• To put that in perspective, if you look at the revenue of Wikimedia in 2011 next to the revenue of the last company on the Fortune 500 list, that company is much larger from a revenue perspective than Wikimedia.
  • And that brings me to four things I hope you take away from our discussion today…
  • Move quickly. Use hot trends to quickly capitalize on rising search queries hourly, as most large brands don’t have the resources to target the 25% of new queries that Google sees every day. Build your brand. There are plenty of affiliate sites like that provide great content and get navigational search volume and brand mentions because of it, and these are two of the things that makes them eligible for related brand links Use ranking factors large brands won’t. Exact match domains rank very well in Google right now and have for a while, yet large brands typically won’t or can’t take advantage. Most large brands attempt to make their main domain relevant instead of building up relevant content at exact match domains, so this is an area where white hat affiliates can still compete with larger brands Work on your business model. It can be argued that Groupon is an affiliate site for local businesses, and is an affiliate site to help restaurants generate leads, as neither site has a product, but its product is lead generation for other businesses. Yet both sites have fairly recognizable brands and very successful business models because consumers respond to them. Google doesn’t hate affiliates. They don’t like thin affiliates because their users don’t like thin affiliates. If you’re building an affiliate model that’s based on providing value to Google’s users, and not on manipulating the search results, Google will rank you. However, you need a decent business model first, which too many affiliates ignore.
  • If you represent a big brand, don’t think that you can ignore SEO because Google has a bias toward sites like yours. As I’ve shown, there is no bias and large brands are getting beat by smaller more nimble competitors every day. Some other things that I’ve found help big brands perform in search results: Don’t expect a one person team to make a dent in the search results in a 10,000 person organization. Staff appropriately if you’re serious about visibility in search results. Many big brands use branded language that consumers don’t and this can be their downfall in natural search. Google only ranks what they think the site is relevant for, and if you don’t use relevant words on your site, Google isn’t great at guessing. Too many large brands handicap their sites with expensive content management systems or flashy dynamic sites with no visible text. Don’t do that. The most successful large brands actually make SEO a priority from the CEO. If you can get buy-in from the C-suite you will implement faster and see better results.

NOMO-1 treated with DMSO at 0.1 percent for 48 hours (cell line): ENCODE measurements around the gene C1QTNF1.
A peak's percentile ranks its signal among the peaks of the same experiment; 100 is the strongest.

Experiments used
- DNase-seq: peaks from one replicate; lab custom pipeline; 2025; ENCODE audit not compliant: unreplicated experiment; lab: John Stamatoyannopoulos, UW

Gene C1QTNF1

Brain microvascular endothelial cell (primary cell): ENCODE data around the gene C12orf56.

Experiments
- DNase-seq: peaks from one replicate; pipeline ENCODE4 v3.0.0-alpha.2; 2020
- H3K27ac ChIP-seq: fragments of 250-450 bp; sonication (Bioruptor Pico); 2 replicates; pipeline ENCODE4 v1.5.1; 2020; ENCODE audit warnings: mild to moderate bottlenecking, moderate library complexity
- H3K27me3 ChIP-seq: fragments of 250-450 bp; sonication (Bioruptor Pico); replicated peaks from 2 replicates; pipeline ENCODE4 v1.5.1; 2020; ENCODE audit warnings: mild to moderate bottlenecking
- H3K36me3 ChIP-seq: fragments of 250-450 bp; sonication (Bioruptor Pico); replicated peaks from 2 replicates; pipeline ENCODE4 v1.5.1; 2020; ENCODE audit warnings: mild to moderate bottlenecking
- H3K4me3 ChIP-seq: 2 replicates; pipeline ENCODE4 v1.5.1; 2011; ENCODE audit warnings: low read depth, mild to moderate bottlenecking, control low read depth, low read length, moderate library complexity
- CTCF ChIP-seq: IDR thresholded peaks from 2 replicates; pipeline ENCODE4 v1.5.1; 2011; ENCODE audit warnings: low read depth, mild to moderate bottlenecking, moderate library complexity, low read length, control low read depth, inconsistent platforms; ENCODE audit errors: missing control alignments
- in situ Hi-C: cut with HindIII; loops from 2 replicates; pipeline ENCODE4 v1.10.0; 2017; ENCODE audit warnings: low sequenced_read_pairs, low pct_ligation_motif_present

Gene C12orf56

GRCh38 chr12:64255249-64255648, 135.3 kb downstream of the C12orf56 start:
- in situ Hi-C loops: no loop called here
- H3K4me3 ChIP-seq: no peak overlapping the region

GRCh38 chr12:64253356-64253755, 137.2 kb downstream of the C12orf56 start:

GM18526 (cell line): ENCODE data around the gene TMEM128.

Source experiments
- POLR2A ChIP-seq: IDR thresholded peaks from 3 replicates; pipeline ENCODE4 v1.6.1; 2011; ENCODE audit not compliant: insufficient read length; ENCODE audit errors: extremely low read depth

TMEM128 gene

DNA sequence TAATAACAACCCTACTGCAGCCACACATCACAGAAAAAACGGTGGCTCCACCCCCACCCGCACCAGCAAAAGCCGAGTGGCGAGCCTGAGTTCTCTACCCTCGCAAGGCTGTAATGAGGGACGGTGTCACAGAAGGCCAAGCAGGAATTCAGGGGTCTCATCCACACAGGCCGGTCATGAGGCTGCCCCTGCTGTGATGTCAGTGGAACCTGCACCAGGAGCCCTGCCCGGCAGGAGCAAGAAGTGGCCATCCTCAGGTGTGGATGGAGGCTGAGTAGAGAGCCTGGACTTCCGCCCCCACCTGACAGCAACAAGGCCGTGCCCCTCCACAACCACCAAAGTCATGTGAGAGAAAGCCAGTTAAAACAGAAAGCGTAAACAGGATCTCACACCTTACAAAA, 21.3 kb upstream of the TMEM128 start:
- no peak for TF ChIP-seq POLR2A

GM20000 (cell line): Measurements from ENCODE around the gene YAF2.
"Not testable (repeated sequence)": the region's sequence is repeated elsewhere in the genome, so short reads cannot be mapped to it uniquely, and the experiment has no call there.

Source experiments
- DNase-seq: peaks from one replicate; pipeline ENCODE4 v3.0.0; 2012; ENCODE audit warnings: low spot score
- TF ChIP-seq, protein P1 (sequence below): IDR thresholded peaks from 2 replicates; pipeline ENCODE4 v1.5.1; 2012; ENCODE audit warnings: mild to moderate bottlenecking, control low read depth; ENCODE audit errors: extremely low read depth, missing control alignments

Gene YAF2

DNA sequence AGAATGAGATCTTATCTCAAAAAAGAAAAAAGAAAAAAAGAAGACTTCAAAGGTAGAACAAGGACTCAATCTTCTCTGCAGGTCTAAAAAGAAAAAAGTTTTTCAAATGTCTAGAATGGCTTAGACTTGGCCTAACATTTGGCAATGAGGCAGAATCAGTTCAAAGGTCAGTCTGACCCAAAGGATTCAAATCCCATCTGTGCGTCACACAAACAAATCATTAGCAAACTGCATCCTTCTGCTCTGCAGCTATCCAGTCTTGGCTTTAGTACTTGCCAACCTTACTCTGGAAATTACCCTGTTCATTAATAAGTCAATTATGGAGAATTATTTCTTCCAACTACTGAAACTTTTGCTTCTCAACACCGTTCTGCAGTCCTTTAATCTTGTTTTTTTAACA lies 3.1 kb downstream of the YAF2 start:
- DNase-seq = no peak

• SEO experts are only as good as the information they give today, and too many of them aren’t scientific with their recommendations. Respect what they’ve done in the past, but call them out when what they say doesn’t make sense.
  • Finally, don’t be so hard on Google, as our industry wouldn’t exist without it. They’re a large company doing a difficult job trying to focus on user experience in an organization with multiple stakeholders and they deserve some credit for what they’ve managed to produce.
  • Thanks. I hope this was interesting and educational. If you have any questions, you can contact me here, and I look forward to more discussion at the end of the presentations. Thanks!
  • Does Google Favor Brands?